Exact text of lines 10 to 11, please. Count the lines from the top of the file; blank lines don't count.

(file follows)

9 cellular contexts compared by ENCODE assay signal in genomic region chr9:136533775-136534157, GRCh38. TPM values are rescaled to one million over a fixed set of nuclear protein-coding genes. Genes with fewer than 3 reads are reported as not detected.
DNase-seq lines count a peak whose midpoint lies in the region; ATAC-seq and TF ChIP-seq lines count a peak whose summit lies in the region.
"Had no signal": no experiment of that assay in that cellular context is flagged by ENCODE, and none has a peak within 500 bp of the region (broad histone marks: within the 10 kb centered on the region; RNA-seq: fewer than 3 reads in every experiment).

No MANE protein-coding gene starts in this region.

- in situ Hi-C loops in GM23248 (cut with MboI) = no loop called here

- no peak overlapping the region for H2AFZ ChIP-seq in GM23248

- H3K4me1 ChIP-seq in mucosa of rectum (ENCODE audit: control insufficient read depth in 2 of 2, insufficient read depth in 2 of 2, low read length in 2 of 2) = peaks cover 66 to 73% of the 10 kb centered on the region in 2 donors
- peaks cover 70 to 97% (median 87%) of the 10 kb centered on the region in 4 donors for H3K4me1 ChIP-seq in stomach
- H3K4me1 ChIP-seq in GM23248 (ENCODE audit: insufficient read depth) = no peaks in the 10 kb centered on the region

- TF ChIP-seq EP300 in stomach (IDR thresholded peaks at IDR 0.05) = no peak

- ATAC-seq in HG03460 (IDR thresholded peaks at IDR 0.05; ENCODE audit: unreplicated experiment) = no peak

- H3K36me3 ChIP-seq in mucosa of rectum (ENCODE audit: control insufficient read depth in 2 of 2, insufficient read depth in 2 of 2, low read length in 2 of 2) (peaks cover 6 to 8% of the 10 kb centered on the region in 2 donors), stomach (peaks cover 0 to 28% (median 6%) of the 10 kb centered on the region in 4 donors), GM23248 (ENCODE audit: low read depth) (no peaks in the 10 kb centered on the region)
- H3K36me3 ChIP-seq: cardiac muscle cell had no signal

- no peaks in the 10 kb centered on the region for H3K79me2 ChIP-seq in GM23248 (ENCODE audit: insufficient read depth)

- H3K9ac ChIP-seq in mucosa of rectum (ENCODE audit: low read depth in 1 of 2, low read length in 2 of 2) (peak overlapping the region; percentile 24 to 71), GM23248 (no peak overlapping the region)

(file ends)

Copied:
- TF ChIP-seq EP300 in stomach (IDR thresholded peaks at IDR 0.05) = no peak

- ATAC-seq in HG03460 (IDR thresholded peaks at IDR 0.05; ENCODE audit: unreplicated experiment) = no peak